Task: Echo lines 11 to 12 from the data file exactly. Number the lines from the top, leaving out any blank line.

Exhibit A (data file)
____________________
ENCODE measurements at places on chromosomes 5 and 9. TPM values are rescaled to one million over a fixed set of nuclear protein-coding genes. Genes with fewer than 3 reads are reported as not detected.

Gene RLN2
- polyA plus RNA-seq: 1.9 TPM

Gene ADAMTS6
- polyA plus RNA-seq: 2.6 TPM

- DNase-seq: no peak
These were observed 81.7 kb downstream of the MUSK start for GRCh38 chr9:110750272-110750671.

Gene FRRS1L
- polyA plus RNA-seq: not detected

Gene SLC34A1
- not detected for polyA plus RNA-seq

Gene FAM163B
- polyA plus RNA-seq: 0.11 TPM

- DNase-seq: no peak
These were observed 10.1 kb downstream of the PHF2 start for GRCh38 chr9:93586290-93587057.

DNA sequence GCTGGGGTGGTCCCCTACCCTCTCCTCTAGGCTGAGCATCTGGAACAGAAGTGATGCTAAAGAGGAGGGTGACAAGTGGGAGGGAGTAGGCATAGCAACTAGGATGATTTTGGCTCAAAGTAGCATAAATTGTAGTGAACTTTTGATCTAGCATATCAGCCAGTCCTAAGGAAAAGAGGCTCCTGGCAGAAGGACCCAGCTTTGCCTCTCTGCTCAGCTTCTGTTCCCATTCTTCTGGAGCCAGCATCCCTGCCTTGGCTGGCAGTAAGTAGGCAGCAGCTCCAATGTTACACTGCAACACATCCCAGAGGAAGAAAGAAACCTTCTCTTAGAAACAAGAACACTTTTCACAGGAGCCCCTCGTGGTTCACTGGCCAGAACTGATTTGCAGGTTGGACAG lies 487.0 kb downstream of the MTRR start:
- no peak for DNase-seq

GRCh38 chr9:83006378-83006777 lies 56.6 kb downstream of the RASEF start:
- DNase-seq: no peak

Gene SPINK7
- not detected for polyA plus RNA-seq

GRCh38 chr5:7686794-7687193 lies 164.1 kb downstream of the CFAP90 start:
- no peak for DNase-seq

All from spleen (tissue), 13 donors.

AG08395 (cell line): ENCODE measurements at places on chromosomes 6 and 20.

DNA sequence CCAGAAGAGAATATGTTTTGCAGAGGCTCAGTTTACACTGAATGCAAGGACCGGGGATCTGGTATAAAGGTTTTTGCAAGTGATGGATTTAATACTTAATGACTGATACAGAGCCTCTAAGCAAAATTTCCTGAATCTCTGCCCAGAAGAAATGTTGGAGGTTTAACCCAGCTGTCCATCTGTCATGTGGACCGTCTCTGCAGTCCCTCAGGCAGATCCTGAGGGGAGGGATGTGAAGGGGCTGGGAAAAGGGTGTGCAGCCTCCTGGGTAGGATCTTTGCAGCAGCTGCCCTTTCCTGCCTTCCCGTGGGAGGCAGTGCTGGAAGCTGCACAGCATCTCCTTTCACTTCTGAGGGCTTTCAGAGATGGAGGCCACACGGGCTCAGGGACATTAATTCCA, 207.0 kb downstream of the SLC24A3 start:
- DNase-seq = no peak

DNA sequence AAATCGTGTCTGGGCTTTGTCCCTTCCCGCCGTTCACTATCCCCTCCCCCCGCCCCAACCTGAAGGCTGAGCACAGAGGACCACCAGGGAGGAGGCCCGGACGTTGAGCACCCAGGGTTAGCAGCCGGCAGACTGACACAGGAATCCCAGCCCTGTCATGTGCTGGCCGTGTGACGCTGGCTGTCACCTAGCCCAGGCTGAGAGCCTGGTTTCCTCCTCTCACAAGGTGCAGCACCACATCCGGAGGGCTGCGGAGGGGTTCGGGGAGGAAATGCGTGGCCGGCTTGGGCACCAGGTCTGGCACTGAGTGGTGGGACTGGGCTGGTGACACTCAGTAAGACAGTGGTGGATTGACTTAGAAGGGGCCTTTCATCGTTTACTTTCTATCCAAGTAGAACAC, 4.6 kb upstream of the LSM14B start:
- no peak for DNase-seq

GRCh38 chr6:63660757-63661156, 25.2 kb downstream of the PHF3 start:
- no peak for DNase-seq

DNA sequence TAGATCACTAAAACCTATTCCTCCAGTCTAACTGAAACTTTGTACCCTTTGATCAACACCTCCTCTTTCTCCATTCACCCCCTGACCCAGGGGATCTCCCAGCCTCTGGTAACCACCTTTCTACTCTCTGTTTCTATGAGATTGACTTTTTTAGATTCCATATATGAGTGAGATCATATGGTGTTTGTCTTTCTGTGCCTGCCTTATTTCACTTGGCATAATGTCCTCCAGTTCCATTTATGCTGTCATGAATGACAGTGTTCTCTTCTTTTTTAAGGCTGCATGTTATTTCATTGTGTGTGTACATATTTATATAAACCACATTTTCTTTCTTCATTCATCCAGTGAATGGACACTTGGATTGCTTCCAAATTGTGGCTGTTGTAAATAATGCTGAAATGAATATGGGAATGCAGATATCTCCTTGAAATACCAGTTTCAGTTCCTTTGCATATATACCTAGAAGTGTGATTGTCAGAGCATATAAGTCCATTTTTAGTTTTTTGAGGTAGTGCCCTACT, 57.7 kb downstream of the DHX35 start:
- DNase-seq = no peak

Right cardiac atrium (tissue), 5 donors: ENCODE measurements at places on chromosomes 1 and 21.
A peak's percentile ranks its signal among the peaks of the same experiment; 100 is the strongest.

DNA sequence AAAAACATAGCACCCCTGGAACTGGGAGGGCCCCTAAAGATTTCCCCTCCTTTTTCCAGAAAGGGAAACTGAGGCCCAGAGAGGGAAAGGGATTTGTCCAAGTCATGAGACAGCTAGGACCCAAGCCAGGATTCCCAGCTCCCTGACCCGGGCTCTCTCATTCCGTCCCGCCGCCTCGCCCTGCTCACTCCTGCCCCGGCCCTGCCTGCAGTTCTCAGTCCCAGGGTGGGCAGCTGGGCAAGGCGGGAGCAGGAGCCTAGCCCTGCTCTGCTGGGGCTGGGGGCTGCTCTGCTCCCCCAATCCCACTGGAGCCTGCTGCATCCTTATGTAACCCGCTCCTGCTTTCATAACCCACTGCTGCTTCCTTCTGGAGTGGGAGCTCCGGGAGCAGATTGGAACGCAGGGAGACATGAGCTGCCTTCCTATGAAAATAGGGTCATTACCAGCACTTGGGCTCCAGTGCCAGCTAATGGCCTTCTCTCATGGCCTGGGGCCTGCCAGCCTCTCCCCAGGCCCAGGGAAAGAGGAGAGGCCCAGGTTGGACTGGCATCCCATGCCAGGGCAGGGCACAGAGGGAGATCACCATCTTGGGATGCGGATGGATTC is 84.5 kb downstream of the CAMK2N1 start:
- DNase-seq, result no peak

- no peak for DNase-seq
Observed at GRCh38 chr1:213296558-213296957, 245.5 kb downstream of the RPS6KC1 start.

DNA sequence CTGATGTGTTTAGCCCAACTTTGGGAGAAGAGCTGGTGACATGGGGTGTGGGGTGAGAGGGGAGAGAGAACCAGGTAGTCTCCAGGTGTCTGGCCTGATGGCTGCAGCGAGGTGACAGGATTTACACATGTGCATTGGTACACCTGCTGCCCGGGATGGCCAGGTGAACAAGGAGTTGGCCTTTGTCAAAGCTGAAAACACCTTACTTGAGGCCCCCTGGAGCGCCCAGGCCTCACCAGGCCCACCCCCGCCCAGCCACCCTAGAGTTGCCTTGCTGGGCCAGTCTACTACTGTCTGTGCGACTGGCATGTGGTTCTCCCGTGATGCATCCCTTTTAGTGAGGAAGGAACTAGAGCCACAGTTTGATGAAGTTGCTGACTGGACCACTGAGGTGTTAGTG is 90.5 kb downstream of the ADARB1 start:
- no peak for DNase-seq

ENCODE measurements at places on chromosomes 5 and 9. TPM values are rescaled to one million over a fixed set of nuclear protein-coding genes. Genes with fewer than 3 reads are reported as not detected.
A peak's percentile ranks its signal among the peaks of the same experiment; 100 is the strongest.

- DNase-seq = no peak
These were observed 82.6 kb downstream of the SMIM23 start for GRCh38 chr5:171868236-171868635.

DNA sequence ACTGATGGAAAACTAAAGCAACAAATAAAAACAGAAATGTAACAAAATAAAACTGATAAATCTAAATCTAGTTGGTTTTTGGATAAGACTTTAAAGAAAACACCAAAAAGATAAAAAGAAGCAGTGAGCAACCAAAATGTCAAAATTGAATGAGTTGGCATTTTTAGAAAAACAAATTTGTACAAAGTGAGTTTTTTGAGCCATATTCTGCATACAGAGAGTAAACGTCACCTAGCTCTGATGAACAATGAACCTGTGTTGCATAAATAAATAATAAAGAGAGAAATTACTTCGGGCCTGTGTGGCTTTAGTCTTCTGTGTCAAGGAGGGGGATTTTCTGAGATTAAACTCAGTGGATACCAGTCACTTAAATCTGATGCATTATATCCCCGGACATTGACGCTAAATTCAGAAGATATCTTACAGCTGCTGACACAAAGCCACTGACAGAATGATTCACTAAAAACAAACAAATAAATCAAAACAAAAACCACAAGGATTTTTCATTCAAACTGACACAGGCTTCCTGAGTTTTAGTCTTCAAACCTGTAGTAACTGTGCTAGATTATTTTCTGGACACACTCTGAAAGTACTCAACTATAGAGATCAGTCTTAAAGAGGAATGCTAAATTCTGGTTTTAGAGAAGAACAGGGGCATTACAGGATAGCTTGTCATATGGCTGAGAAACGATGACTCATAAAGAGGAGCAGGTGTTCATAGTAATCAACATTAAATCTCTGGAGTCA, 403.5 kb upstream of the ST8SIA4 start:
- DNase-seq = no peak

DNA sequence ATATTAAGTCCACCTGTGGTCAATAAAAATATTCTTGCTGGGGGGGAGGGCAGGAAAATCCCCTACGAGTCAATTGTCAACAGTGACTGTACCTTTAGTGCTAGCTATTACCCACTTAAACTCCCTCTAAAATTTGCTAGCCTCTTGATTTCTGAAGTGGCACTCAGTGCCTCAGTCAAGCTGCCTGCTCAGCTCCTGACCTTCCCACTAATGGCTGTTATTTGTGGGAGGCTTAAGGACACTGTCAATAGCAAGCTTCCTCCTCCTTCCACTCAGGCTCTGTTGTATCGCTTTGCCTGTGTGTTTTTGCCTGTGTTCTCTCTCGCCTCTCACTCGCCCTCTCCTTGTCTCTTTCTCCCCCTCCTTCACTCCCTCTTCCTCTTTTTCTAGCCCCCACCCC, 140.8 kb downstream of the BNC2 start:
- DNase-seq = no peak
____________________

- not detected for polyA plus RNA-seq

Gene FAM163B